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Careers Clinic: ‘Do I give up on a ‘busy’ collaborator?’

John Byrne. Photo: Catherine Usher John Byrne. Photo: Catherine Usher
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I’ve been working with an actor friend developing a fringe show. He’s musical theatre-trained, I come from a comedy background and, without wanting to boast, we’re both good at what we do so the show was shaping up well. A few months ago, my friend auditioned for one of the big musicals of the moment and got a lead part. I was genuinely delighted for him and I still am.

The problem is that since rehearsals started six weeks ago, and even more so now that the show has launched (to great reviews), I hardly hear from him at all. The most I have had is the odd ‘like’ or retweet when I post something positive about the show online and a one-line text saying he still wants to work on our show when he’s free, but doesn’t know when that will be.

He’s always been a good friend and I have never doubted his sincerity before, but should I now be concerned, jealous or just give up and start writing a solo show instead?

JOHN BYRNE’S ADVICE: A few years ago, a close friend was the lead in one of the big London shows that summer. Similarly to your own situation, our relationship went from chatting on the phone or meeting for coffee most days to spending June, July and August seeing my mate’s face on posters all over town, in Sunday supplements and, frequently, on prime-time TV but only keeping in contact via an occasional quick text.
On September 1 my phone rang. It was my friend inviting me for lunch. “Are you sure you have time?” I asked. “All the time in the world. The run’s over, the next show gets in at midday and I’m packing my stuff into a supermarket bag because I’m being chucked out of the star dressing room at 11.”

That pattern of suddenly being on a tight press, rehearsal and show schedule, that hardly leaves you time to breathe, and then, just as suddenly, being unemployed again is one that every performer with regular experience of appearing in big productions will recognise.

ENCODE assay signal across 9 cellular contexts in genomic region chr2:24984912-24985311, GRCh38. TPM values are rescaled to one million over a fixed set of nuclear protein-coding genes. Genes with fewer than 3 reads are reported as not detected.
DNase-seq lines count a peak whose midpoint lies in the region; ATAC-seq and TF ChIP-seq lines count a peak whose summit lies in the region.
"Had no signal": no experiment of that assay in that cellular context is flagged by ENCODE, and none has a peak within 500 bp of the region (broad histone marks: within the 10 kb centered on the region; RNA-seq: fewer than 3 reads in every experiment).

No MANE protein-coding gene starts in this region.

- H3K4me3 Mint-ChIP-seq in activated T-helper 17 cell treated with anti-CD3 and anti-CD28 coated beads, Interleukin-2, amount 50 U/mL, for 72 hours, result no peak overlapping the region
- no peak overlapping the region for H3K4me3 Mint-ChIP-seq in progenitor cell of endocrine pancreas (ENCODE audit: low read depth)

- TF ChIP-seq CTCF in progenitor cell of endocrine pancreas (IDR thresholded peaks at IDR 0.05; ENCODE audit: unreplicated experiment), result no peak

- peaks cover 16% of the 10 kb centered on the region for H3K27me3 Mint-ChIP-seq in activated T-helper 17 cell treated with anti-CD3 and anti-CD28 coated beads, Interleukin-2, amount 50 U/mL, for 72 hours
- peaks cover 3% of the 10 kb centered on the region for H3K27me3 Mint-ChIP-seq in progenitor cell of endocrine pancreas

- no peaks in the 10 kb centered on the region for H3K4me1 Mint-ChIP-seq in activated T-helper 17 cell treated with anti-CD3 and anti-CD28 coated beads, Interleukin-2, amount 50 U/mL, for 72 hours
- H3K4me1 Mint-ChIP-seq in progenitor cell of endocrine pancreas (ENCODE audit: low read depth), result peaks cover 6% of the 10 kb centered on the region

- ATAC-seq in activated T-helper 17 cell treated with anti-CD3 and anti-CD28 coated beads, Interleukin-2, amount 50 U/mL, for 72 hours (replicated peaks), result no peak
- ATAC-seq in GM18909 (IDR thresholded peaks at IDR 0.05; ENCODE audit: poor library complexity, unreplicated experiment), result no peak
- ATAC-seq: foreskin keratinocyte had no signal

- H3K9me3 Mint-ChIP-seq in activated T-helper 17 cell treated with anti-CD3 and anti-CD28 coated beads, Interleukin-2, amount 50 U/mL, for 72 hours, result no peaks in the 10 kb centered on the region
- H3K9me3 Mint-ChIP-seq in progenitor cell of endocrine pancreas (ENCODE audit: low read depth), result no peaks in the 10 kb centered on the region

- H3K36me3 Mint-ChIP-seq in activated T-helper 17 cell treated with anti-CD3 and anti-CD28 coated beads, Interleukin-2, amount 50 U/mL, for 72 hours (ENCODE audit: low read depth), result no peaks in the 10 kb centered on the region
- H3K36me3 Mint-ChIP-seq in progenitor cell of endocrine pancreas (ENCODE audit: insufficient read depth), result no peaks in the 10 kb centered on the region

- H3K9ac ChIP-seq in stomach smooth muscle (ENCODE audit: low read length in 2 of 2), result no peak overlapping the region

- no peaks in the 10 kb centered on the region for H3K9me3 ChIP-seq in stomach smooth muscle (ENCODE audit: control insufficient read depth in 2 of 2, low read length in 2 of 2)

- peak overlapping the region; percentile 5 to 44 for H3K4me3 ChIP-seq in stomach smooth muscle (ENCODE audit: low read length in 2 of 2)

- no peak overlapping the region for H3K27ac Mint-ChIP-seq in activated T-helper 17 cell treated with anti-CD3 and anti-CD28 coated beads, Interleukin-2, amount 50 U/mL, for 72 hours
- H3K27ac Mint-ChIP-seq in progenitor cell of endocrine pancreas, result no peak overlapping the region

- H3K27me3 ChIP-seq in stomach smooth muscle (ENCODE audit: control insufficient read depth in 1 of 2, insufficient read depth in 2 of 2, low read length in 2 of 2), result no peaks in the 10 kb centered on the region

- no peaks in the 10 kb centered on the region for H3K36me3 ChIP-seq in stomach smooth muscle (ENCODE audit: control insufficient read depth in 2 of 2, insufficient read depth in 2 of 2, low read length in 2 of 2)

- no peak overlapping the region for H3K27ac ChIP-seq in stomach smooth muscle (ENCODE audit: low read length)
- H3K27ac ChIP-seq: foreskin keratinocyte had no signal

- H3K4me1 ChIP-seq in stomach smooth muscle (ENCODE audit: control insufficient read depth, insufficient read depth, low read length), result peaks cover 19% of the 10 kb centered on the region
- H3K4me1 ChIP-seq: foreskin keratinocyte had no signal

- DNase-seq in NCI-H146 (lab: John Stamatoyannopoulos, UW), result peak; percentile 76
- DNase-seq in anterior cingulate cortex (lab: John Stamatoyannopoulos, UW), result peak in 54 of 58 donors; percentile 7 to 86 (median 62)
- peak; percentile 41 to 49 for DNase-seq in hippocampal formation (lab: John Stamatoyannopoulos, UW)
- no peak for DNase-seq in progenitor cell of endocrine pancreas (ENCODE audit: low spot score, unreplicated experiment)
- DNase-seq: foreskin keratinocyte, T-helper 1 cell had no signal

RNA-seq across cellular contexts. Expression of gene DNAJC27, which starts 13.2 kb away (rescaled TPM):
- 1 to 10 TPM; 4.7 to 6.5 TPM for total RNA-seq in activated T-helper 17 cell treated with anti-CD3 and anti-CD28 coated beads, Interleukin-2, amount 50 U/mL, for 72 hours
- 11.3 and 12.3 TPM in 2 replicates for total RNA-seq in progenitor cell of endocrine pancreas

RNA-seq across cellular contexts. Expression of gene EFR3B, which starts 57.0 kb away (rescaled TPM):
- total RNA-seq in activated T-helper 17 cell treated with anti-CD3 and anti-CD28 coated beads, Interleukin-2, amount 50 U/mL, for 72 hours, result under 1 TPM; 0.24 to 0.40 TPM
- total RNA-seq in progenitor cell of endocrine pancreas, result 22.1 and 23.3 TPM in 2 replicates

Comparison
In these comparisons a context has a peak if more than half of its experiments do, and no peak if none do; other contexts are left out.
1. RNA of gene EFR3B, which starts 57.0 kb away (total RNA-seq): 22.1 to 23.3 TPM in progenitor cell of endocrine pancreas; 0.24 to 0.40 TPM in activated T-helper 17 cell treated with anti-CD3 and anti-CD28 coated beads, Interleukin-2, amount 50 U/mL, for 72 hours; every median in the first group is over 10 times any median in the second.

It can be a shock to the system the first time round, not only for the performers involved but also for friends and family. As a friend who is also a fellow actor, you ask if you sound concerned or just jealous? If you are like most of us performers the honest answer is probably a bit of both.

To address the concern element first, let me reassure you that, while sudden fame can turn some people’s heads, unless there has been some prior falling out you haven’t told me about, it is likely that your friend genuinely hasn’t got time for more than a quick text, especially in the first few weeks of the run. If you don’t want to fall out in the future, being understanding and giving them a bit of space is the best way forward.

As for the ego element, “giving them space” doesn’t mean getting the hump and ignoring them altogether. By all means continue to send them encouraging messages and generally support them. Just don’t expect instant responses or assume that if you don’t hear back immediately the support isn’t appreciated.

The nature of our business is that sometimes people who we work on joint projects with may have to take time out when an opportunity to move their career forward comes up (or just helps them pay the rent). Unless we can honestly say we wouldn’t prioritise the same
way if the roles were reversed, we can’t really blame them. Ideally, it is good to have some personal projects of our own to immerse ourselves in until the day comes – as it surely will – when our co-creator is free to commit to working jointly again.

Contact careers adviser John Byrne at dearjohn@thestage.co.uk or @dearjohnbyrne

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